Australia Considers How to Approach Pandemic Contacts TracingEven in a Health Crisis, Experts Say Privacy Is Paramount
Australia is investigating how it can leverage data to slow the spread of COVID-19. This raises myriad privacy and security questions, including whether the public would embrace such a system.
There’s little disagreement that the circumstances of the new coronavirus - a wildly contagious pathogen that can rip through communities and leave health systems overwhelmed - merits the use of all tools available. But the crisis also brings new privacy questions, such as how location data should be protected, who has access to it, how data can be de-identified and how long it should be retained.
Australia already has two years of location data for everyone’s phone. Five years ago, Parliament amended the Telecommunications (Interception and Access) Act 1979. The amendment requires ISPs and telecommunication providers to retain location data, along with a record of phone call and email metadata.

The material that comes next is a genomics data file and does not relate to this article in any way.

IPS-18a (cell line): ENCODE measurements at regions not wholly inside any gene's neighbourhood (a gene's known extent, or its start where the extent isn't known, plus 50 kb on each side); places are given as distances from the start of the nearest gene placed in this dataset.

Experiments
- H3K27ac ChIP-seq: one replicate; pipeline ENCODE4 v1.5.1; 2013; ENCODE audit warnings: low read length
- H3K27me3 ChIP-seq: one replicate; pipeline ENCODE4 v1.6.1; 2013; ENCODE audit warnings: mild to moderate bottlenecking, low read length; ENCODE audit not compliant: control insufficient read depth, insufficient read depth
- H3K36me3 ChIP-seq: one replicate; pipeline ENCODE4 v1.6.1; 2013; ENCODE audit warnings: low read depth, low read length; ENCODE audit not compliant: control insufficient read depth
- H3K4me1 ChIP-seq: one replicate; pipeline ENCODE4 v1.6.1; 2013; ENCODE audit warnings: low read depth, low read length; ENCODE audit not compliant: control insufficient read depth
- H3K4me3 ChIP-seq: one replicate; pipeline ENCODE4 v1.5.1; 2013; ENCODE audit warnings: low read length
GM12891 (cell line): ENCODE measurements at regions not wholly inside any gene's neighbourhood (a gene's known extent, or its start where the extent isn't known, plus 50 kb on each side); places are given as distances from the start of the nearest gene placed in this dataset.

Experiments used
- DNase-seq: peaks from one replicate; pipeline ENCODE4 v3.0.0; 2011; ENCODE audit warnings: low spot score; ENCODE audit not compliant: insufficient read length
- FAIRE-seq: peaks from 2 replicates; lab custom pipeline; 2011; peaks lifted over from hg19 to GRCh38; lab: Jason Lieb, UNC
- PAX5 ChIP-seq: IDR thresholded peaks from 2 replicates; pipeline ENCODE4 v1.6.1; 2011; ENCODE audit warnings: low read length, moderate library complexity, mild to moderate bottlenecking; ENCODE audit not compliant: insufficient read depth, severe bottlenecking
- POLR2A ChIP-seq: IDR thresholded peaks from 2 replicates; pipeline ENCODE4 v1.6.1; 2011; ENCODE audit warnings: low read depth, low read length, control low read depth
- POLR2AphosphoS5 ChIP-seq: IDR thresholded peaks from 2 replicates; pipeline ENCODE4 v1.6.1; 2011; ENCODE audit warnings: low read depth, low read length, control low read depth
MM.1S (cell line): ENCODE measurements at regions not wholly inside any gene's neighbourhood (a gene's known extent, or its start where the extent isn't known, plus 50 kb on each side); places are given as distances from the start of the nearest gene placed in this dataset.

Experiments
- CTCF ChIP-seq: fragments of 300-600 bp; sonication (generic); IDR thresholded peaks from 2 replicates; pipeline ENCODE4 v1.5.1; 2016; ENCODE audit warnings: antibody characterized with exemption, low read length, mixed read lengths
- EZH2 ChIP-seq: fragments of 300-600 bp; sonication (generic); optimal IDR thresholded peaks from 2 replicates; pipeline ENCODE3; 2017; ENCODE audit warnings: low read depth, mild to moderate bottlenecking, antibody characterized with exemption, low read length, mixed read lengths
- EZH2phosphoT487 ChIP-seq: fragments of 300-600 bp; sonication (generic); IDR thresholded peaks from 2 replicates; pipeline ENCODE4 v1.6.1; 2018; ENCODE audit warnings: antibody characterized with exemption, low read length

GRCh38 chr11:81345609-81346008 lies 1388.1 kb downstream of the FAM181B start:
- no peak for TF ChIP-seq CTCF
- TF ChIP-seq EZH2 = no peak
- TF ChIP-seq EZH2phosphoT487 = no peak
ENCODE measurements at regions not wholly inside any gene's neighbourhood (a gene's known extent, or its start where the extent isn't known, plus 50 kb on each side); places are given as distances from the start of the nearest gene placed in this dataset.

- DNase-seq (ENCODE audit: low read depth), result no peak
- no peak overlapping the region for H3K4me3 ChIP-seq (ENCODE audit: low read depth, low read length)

No laws would likely need to be changed to use that data for virus tracking, says Patrick Fair, principal at Patrick Fair Associates and an adjunct professor at Deakin University. The government has broad powers already, including under the federal government’s Biosecurity Act, and state laws such as New South Wales’ Public Health Act.
But Fair cautions there are big privacy issues, including the potential for creating a consolidated, individualized tracking system that could be repurposed. There’s also a risk that due to the urgent public health risk, proper oversight and controls won’t put in place beforehand, he says.
App of Interest: Singapore
Australia is conscious of the risks of using data in new ways during this health crisis. In response, the Office of the Australian Information Commissioner, which oversees privacy laws, on March 27 created a special team to safeguard personal information amid the pandemic.
The National COVID-19 Privacy Team is an eight-person panel that includes federal Information Commissioner Angelene Falk and the privacy and information commissioners from the six states and Northern Territory.
A goal of the OAIC is to help organizations manage privacy assessments in a rapidly changing environment, including at workplaces and within the government. That could include reviewing potential ideas for contact tracing systems. Other countries, including China, Taiwan, Israel, South Korea and Singapore, have those in place. One of those systems is showing strong interest in Australia.